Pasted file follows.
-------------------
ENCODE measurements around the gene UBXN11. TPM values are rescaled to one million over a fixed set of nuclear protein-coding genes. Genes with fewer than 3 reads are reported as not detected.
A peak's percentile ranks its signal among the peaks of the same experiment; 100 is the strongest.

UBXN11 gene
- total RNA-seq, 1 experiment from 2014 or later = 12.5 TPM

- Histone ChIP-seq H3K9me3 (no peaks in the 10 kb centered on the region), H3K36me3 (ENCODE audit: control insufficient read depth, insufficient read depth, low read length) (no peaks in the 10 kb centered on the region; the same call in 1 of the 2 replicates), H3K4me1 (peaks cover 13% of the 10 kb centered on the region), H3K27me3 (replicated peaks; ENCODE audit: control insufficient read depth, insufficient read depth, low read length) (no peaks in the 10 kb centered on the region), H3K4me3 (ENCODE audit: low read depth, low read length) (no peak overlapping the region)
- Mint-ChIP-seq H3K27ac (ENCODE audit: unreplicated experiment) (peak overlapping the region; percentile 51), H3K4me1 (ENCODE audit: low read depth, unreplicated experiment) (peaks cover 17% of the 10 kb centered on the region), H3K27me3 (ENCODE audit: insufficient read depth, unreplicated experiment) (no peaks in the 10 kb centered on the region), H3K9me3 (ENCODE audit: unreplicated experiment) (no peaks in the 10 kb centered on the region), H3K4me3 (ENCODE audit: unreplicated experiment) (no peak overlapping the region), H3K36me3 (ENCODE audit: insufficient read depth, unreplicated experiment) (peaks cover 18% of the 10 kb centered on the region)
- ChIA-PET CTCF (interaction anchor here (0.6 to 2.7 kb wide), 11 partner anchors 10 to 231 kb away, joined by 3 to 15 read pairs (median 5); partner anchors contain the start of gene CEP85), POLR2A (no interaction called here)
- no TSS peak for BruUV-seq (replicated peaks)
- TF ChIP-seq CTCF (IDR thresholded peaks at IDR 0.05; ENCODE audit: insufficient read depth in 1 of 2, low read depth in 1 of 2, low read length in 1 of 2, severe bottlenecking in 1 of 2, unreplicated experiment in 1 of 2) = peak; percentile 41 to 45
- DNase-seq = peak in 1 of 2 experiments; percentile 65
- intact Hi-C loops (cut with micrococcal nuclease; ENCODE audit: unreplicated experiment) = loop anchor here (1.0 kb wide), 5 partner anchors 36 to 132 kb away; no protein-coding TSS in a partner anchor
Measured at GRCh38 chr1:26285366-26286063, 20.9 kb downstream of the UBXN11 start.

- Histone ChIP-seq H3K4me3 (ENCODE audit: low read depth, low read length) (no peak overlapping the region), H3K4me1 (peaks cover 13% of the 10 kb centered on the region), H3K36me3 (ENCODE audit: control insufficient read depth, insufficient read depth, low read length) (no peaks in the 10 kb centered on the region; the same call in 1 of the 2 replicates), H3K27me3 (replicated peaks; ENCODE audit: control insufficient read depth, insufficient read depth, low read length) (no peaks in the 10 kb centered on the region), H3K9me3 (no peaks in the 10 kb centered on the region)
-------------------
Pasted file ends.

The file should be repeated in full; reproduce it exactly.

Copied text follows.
ENCODE measurements around the gene UBXN11. TPM values are rescaled to one million over a fixed set of nuclear protein-coding genes. Genes with fewer than 3 reads are reported as not detected.
A peak's percentile ranks its signal among the peaks of the same experiment; 100 is the strongest.

UBXN11 gene
- total RNA-seq, 1 experiment from 2014 or later = 12.5 TPM

- Histone ChIP-seq H3K9me3 (no peaks in the 10 kb centered on the region), H3K36me3 (ENCODE audit: control insufficient read depth, insufficient read depth, low read length) (no peaks in the 10 kb centered on the region; the same call in 1 of the 2 replicates), H3K4me1 (peaks cover 13% of the 10 kb centered on the region), H3K27me3 (replicated peaks; ENCODE audit: control insufficient read depth, insufficient read depth, low read length) (no peaks in the 10 kb centered on the region), H3K4me3 (ENCODE audit: low read depth, low read length) (no peak overlapping the region)
- Mint-ChIP-seq H3K27ac (ENCODE audit: unreplicated experiment) (peak overlapping the region; percentile 51), H3K4me1 (ENCODE audit: low read depth, unreplicated experiment) (peaks cover 17% of the 10 kb centered on the region), H3K27me3 (ENCODE audit: insufficient read depth, unreplicated experiment) (no peaks in the 10 kb centered on the region), H3K9me3 (ENCODE audit: unreplicated experiment) (no peaks in the 10 kb centered on the region), H3K4me3 (ENCODE audit: unreplicated experiment) (no peak overlapping the region), H3K36me3 (ENCODE audit: insufficient read depth, unreplicated experiment) (peaks cover 18% of the 10 kb centered on the region)
- ChIA-PET CTCF (interaction anchor here (0.6 to 2.7 kb wide), 11 partner anchors 10 to 231 kb away, joined by 3 to 15 read pairs (median 5); partner anchors contain the start of gene CEP85), POLR2A (no interaction called here)
- no TSS peak for BruUV-seq (replicated peaks)
- TF ChIP-seq CTCF (IDR thresholded peaks at IDR 0.05; ENCODE audit: insufficient read depth in 1 of 2, low read depth in 1 of 2, low read length in 1 of 2, severe bottlenecking in 1 of 2, unreplicated experiment in 1 of 2) = peak; percentile 41 to 45
- DNase-seq = peak in 1 of 2 experiments; percentile 65
- intact Hi-C loops (cut with micrococcal nuclease; ENCODE audit: unreplicated experiment) = loop anchor here (1.0 kb wide), 5 partner anchors 36 to 132 kb away; no protein-coding TSS in a partner anchor
Measured at GRCh38 chr1:26285366-26286063, 20.9 kb downstream of the UBXN11 start.

- Histone ChIP-seq H3K4me3 (ENCODE audit: low read depth, low read length) (no peak overlapping the region), H3K4me1 (peaks cover 13% of the 10 kb centered on the region), H3K36me3 (ENCODE audit: control insufficient read depth, insufficient read depth, low read length) (no peaks in the 10 kb centered on the region; the same call in 1 of the 2 replicates), H3K27me3 (replicated peaks; ENCODE audit: control insufficient read depth, insufficient read depth, low read length) (no peaks in the 10 kb centered on the region), H3K9me3 (no peaks in the 10 kb centered on the region)